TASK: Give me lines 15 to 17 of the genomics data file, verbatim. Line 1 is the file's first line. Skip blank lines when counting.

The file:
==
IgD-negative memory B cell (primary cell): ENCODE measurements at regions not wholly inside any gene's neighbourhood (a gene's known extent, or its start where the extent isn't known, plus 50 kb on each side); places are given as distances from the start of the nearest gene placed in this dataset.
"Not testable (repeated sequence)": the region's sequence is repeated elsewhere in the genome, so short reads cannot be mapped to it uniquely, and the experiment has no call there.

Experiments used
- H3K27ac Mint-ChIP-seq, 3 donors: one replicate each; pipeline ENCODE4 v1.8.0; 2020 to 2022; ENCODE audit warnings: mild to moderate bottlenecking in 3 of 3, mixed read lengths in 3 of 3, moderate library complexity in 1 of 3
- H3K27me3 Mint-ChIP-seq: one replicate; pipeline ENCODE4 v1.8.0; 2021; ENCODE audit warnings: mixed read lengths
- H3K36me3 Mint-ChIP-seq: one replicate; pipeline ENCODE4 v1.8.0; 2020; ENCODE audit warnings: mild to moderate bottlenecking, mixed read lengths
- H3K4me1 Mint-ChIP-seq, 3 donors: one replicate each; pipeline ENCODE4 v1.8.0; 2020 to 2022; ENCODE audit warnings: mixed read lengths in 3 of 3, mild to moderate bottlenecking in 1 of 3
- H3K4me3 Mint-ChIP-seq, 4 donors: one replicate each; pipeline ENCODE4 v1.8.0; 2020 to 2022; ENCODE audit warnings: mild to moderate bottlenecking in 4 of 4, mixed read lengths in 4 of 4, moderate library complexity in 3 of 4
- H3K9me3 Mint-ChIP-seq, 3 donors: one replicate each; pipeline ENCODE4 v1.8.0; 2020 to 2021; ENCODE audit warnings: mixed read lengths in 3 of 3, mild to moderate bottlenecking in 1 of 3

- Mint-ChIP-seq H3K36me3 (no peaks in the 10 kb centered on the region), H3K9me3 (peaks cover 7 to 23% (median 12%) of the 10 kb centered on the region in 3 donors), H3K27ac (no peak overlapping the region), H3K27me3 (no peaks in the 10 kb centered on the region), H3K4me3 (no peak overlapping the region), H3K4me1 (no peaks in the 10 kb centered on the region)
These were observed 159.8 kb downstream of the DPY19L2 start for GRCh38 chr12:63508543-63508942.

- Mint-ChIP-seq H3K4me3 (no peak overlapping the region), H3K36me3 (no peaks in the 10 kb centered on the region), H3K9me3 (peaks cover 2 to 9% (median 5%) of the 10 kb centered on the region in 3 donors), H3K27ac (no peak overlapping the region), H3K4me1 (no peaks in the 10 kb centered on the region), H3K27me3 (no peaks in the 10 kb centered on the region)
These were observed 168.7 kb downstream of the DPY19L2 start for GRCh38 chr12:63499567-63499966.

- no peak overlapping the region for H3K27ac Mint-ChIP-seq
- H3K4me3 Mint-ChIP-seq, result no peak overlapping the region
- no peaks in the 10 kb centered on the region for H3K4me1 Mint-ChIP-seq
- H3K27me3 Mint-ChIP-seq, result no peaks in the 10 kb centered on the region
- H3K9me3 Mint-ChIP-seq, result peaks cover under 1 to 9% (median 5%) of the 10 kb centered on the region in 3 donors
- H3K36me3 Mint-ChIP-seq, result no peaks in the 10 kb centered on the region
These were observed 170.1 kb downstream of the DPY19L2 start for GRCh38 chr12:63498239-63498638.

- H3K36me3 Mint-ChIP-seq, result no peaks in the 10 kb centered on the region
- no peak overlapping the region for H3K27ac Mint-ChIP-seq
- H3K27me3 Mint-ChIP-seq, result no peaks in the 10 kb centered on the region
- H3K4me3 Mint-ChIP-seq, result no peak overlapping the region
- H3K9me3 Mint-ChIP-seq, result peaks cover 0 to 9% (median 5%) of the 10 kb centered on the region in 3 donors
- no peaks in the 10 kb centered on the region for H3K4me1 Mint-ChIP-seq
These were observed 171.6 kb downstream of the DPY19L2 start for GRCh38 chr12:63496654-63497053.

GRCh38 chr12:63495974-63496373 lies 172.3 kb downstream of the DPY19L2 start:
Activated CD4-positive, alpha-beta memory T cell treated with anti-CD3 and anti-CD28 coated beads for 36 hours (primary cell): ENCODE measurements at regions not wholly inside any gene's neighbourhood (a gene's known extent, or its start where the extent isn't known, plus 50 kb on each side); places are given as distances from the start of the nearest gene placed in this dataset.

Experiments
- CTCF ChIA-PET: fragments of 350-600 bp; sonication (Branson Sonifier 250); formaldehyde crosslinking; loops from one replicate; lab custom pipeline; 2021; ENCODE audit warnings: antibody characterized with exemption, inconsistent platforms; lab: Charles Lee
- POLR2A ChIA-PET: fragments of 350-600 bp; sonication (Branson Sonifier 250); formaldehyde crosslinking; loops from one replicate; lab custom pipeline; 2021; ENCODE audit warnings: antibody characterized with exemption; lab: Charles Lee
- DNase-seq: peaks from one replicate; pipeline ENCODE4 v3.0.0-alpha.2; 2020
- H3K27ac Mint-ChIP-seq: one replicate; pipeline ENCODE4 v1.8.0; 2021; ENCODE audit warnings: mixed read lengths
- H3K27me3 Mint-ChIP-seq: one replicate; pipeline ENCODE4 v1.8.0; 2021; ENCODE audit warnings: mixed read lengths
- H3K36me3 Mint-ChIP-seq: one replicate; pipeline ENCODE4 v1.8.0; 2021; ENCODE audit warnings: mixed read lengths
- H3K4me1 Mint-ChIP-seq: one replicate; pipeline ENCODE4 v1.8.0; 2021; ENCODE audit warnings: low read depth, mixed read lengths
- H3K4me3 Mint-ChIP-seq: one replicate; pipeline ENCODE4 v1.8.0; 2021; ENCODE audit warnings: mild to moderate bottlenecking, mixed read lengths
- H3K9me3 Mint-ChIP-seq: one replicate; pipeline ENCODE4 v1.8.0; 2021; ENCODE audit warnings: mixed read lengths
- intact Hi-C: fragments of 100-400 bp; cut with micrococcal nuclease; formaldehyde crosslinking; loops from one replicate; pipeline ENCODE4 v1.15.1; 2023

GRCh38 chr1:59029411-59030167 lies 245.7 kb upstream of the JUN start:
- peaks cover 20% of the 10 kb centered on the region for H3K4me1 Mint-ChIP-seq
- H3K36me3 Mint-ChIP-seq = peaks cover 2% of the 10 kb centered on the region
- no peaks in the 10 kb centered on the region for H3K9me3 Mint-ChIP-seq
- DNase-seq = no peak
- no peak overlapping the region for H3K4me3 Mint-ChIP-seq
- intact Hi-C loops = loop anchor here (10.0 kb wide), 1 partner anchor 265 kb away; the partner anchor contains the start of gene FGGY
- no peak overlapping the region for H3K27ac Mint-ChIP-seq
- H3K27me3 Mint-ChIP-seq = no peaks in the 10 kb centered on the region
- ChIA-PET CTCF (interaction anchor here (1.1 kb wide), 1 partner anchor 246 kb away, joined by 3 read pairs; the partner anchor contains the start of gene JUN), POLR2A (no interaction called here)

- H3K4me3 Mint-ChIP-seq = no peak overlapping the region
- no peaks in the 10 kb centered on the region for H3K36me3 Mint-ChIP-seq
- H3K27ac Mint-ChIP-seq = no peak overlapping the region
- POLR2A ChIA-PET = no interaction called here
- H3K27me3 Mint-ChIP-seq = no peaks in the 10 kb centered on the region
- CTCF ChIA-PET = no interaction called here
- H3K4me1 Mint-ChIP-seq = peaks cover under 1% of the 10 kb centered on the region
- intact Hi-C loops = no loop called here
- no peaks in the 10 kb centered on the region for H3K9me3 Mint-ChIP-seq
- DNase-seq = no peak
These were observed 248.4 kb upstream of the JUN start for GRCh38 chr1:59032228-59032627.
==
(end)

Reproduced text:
- H3K4me3 Mint-ChIP-seq, result no peak overlapping the region
- no peaks in the 10 kb centered on the region for H3K4me1 Mint-ChIP-seq
- H3K27me3 Mint-ChIP-seq, result no peaks in the 10 kb centered on the region